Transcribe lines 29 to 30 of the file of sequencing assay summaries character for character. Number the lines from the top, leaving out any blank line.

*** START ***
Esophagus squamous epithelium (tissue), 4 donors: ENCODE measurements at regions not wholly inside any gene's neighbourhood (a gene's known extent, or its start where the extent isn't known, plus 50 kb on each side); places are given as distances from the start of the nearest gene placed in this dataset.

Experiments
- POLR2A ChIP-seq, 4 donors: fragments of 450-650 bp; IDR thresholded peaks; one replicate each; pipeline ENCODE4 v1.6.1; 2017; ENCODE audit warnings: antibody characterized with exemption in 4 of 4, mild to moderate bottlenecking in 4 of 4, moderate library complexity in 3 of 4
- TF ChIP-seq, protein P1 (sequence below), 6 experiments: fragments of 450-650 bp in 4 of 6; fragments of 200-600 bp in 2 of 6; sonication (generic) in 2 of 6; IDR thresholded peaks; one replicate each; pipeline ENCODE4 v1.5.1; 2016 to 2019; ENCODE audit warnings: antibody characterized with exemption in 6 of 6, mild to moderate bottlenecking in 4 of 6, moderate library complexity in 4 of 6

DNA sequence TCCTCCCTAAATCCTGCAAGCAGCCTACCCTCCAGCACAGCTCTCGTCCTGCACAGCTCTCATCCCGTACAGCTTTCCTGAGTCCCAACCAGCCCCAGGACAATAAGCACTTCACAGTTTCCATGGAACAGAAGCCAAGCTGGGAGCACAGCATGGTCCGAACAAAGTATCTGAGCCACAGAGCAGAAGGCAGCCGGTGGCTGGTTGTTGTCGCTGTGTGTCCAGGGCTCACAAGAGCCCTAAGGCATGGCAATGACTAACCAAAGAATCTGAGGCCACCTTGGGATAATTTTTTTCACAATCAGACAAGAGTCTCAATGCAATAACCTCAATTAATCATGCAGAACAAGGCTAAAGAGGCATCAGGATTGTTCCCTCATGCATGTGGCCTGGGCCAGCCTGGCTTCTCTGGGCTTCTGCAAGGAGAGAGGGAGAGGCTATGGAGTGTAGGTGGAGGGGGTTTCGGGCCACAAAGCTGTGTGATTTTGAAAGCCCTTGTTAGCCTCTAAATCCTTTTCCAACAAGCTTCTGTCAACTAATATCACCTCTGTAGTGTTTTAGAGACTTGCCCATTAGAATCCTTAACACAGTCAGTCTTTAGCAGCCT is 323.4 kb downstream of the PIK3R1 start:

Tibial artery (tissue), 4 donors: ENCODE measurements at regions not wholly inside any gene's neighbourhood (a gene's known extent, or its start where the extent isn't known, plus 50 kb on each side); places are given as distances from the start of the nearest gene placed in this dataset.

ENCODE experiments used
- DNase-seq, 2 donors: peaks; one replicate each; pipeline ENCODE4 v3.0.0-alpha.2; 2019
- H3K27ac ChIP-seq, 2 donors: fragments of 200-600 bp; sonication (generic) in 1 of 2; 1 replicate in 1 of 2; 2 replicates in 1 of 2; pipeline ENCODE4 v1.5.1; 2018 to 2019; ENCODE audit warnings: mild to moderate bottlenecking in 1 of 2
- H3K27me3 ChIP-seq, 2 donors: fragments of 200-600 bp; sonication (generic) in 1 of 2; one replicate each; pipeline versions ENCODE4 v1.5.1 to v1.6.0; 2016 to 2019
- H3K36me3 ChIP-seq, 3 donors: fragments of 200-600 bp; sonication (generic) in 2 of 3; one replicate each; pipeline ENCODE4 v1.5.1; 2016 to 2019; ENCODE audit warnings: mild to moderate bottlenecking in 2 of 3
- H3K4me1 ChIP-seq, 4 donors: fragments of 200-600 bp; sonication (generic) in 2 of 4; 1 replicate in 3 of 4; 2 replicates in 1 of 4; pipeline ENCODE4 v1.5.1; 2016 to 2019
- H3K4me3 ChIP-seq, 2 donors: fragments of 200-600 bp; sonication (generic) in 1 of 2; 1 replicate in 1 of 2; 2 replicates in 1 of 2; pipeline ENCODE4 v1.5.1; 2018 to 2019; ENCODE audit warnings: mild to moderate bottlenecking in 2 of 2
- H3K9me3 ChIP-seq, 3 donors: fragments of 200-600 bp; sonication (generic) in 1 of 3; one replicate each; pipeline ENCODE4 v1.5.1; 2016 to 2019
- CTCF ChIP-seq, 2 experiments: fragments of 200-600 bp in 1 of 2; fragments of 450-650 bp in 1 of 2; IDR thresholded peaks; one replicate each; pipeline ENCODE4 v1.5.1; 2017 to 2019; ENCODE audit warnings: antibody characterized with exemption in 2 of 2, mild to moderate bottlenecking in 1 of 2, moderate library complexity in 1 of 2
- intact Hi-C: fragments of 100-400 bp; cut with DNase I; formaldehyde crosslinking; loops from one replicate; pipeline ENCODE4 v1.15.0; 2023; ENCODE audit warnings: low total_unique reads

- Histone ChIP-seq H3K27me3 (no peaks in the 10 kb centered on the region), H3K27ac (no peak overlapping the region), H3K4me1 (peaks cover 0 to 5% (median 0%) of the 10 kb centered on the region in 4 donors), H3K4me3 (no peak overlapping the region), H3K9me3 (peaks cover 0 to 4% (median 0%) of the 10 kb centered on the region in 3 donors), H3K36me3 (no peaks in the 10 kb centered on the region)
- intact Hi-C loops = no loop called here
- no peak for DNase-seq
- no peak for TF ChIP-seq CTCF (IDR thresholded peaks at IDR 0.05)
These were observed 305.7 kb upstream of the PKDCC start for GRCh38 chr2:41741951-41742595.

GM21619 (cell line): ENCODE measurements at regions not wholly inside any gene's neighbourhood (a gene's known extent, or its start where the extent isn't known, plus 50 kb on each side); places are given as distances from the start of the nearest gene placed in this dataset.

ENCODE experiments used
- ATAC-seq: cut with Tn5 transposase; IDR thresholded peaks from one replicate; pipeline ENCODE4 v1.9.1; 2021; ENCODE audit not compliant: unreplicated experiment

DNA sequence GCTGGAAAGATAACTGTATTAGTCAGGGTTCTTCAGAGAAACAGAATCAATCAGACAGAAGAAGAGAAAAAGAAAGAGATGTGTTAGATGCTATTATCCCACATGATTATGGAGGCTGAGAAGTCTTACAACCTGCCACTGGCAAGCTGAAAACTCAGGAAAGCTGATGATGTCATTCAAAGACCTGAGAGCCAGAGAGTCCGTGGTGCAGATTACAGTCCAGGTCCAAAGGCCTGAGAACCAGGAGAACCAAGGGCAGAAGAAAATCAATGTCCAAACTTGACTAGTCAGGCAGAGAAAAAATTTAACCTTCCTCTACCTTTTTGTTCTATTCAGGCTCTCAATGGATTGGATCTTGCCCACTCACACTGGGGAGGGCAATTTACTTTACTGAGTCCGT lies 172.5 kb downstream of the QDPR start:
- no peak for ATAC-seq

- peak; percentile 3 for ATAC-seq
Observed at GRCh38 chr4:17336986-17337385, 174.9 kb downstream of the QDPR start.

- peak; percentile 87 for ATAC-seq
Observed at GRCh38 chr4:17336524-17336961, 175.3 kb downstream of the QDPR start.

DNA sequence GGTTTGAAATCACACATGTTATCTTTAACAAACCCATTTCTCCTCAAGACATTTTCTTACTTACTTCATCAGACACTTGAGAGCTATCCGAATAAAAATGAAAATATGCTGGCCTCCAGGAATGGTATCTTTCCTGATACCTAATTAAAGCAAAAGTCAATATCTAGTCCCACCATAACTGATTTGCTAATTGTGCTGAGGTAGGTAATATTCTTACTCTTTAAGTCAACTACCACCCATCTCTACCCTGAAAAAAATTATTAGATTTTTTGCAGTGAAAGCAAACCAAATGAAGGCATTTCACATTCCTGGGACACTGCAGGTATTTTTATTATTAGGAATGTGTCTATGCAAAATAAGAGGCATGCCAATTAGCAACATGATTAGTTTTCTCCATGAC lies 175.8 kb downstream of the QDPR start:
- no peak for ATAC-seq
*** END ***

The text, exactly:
- peak; percentile 87 for ATAC-seq
Observed at GRCh38 chr4:17336524-17336961, 175.3 kb downstream of the QDPR start.